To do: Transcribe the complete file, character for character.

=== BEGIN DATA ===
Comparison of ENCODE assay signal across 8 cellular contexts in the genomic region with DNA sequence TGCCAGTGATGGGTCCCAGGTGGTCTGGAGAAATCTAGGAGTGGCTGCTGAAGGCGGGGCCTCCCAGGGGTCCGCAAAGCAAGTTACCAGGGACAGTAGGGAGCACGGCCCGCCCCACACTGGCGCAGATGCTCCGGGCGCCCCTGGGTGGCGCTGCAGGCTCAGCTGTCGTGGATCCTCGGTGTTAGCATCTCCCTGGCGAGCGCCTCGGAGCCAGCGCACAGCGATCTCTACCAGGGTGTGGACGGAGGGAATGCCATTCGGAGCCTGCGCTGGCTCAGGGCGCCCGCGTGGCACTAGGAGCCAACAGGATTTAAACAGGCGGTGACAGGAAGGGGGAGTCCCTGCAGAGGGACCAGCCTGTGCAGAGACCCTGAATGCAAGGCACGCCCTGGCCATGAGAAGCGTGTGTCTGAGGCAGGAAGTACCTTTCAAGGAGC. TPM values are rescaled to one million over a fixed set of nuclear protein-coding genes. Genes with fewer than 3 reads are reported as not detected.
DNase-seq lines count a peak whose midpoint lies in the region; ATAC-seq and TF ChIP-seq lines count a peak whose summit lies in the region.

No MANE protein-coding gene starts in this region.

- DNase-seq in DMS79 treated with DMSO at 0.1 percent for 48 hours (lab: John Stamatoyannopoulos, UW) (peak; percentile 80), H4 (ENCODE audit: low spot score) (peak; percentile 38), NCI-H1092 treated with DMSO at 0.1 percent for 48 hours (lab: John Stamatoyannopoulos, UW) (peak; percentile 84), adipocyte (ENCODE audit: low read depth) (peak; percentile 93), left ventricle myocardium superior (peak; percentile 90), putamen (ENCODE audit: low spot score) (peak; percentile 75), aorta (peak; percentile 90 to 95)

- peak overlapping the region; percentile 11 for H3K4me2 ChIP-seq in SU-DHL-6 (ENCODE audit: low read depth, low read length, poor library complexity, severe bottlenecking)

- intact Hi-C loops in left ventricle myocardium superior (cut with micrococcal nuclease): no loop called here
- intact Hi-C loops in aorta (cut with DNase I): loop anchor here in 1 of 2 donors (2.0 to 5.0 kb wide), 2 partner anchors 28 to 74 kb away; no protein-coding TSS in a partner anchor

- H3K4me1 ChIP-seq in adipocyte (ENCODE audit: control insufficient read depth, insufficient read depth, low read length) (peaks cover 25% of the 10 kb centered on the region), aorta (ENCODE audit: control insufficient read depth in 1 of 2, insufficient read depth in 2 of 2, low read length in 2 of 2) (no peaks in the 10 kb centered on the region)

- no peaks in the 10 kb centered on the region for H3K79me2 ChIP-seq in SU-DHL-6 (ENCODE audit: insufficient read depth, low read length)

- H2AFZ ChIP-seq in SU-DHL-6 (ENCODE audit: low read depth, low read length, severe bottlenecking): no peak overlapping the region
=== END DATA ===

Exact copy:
Comparison of ENCODE assay signal across 8 cellular contexts in the genomic region with DNA sequence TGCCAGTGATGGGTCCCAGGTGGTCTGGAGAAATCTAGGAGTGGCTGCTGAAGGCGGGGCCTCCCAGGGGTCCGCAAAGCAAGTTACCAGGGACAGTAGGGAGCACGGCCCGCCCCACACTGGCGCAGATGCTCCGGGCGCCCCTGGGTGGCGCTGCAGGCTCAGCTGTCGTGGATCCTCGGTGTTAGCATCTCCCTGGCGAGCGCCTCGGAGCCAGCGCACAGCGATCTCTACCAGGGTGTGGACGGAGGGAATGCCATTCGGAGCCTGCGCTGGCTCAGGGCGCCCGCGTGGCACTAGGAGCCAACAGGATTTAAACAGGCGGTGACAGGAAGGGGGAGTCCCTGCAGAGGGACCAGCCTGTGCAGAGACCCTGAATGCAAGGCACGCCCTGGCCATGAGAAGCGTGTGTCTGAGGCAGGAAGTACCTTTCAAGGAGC. TPM values are rescaled to one million over a fixed set of nuclear protein-coding genes. Genes with fewer than 3 reads are reported as not detected.
DNase-seq lines count a peak whose midpoint lies in the region; ATAC-seq and TF ChIP-seq lines count a peak whose summit lies in the region.

No MANE protein-coding gene starts in this region.

- DNase-seq in DMS79 treated with DMSO at 0.1 percent for 48 hours (lab: John Stamatoyannopoulos, UW) (peak; percentile 80), H4 (ENCODE audit: low spot score) (peak; percentile 38), NCI-H1092 treated with DMSO at 0.1 percent for 48 hours (lab: John Stamatoyannopoulos, UW) (peak; percentile 84), adipocyte (ENCODE audit: low read depth) (peak; percentile 93), left ventricle myocardium superior (peak; percentile 90), putamen (ENCODE audit: low spot score) (peak; percentile 75), aorta (peak; percentile 90 to 95)

- peak overlapping the region; percentile 11 for H3K4me2 ChIP-seq in SU-DHL-6 (ENCODE audit: low read depth, low read length, poor library complexity, severe bottlenecking)

- intact Hi-C loops in left ventricle myocardium superior (cut with micrococcal nuclease): no loop called here
- intact Hi-C loops in aorta (cut with DNase I): loop anchor here in 1 of 2 donors (2.0 to 5.0 kb wide), 2 partner anchors 28 to 74 kb away; no protein-coding TSS in a partner anchor

- H3K4me1 ChIP-seq in adipocyte (ENCODE audit: control insufficient read depth, insufficient read depth, low read length) (peaks cover 25% of the 10 kb centered on the region), aorta (ENCODE audit: control insufficient read depth in 1 of 2, insufficient read depth in 2 of 2, low read length in 2 of 2) (no peaks in the 10 kb centered on the region)

- no peaks in the 10 kb centered on the region for H3K79me2 ChIP-seq in SU-DHL-6 (ENCODE audit: insufficient read depth, low read length)

- H2AFZ ChIP-seq in SU-DHL-6 (ENCODE audit: low read depth, low read length, severe bottlenecking): no peak overlapping the region